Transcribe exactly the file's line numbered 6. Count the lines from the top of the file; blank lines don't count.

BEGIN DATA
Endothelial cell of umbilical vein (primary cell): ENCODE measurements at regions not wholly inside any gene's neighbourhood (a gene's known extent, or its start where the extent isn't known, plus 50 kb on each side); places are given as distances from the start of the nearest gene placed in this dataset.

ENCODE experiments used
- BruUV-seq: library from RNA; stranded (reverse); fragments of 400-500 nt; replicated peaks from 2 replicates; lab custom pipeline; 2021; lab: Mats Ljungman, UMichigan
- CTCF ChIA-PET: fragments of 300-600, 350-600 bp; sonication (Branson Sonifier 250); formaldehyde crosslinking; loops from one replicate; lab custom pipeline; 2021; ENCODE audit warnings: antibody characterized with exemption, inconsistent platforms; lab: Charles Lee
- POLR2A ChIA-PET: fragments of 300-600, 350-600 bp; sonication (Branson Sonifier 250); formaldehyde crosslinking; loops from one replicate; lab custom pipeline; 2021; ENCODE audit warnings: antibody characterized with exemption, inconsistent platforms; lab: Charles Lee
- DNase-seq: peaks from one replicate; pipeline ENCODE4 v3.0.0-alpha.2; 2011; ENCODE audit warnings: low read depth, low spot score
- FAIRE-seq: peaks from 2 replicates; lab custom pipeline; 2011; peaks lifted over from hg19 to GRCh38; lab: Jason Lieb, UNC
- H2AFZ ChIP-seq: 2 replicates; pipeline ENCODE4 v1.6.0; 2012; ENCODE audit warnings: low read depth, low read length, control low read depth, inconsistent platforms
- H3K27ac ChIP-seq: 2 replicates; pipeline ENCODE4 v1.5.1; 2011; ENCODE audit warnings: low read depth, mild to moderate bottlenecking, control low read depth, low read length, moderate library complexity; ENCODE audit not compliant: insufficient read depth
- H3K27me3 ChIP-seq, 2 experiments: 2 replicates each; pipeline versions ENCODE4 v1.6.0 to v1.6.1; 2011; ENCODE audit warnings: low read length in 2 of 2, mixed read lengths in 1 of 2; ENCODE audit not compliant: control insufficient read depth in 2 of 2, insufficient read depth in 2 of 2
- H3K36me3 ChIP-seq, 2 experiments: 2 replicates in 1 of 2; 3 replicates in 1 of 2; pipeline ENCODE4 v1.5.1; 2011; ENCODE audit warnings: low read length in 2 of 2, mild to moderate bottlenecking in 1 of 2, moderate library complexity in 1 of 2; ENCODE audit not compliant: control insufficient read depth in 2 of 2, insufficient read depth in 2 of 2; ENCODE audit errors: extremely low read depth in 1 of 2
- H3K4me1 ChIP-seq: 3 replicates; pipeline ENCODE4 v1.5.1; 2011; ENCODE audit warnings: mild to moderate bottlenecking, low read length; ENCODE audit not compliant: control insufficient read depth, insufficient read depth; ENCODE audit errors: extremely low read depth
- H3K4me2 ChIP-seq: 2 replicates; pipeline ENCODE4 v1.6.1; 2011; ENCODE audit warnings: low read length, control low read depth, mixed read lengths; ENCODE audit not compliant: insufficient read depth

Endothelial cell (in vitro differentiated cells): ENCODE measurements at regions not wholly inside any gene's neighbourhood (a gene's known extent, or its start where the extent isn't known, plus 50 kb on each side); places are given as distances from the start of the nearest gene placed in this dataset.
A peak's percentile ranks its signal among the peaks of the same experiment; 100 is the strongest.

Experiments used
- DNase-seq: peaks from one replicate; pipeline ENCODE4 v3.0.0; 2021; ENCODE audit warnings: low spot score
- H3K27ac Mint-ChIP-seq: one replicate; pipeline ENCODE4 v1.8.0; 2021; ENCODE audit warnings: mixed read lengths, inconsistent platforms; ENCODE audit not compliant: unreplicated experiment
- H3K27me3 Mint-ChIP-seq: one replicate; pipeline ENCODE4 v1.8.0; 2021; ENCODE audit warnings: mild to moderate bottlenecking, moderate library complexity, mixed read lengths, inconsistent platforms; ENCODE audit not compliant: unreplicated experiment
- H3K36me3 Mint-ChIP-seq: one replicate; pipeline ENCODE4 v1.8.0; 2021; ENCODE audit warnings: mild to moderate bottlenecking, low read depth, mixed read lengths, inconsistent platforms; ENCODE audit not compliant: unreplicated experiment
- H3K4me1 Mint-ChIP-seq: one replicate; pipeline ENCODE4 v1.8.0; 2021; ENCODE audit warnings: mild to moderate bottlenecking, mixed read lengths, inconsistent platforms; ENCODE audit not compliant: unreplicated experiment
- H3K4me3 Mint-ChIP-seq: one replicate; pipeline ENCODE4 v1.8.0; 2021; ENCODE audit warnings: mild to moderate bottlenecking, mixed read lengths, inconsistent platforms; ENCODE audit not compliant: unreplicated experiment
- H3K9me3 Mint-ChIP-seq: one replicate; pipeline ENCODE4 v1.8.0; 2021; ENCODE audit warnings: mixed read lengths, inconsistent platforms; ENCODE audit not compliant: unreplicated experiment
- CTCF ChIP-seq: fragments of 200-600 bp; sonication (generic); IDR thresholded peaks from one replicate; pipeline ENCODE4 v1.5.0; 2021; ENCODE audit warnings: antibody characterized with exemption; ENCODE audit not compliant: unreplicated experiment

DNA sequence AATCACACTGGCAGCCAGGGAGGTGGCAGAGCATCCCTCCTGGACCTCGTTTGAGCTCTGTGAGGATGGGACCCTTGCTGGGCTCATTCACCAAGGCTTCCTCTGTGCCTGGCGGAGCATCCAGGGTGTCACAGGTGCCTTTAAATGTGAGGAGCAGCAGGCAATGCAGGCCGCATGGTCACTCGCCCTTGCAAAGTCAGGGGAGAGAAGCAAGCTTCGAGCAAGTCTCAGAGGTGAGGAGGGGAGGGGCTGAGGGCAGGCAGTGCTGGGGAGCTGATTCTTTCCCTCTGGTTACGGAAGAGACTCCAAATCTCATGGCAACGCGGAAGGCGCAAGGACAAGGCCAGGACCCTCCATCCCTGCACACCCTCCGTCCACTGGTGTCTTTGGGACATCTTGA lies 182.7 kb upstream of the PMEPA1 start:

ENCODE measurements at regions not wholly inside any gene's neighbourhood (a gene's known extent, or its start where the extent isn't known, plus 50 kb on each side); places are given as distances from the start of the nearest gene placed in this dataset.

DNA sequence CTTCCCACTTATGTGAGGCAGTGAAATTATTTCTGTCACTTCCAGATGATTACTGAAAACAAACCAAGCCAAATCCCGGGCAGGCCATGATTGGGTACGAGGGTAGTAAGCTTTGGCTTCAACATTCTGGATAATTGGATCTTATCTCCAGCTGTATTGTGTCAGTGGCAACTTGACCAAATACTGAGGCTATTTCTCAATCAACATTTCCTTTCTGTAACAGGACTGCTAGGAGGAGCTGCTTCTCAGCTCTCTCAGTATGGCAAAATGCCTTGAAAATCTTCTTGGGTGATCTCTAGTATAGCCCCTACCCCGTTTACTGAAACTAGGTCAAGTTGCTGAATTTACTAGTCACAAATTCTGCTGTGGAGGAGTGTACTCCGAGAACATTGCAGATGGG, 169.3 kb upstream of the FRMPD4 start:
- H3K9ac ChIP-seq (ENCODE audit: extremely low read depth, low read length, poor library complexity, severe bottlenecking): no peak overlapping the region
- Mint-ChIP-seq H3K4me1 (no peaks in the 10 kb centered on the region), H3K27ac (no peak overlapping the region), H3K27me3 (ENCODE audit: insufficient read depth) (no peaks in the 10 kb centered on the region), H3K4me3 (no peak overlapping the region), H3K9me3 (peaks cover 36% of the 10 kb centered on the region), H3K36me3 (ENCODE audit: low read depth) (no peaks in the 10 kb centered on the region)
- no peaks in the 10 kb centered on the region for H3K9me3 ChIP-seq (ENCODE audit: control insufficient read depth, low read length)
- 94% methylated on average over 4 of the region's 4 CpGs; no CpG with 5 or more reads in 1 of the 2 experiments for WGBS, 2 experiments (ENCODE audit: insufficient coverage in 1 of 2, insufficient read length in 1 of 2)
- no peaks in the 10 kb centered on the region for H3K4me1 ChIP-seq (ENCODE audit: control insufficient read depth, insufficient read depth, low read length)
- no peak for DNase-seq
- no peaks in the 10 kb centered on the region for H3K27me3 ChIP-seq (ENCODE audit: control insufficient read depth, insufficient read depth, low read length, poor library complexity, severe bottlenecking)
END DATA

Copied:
- DNase-seq: peaks from one replicate; pipeline ENCODE4 v3.0.0-alpha.2; 2011; ENCODE audit warnings: low read depth, low spot score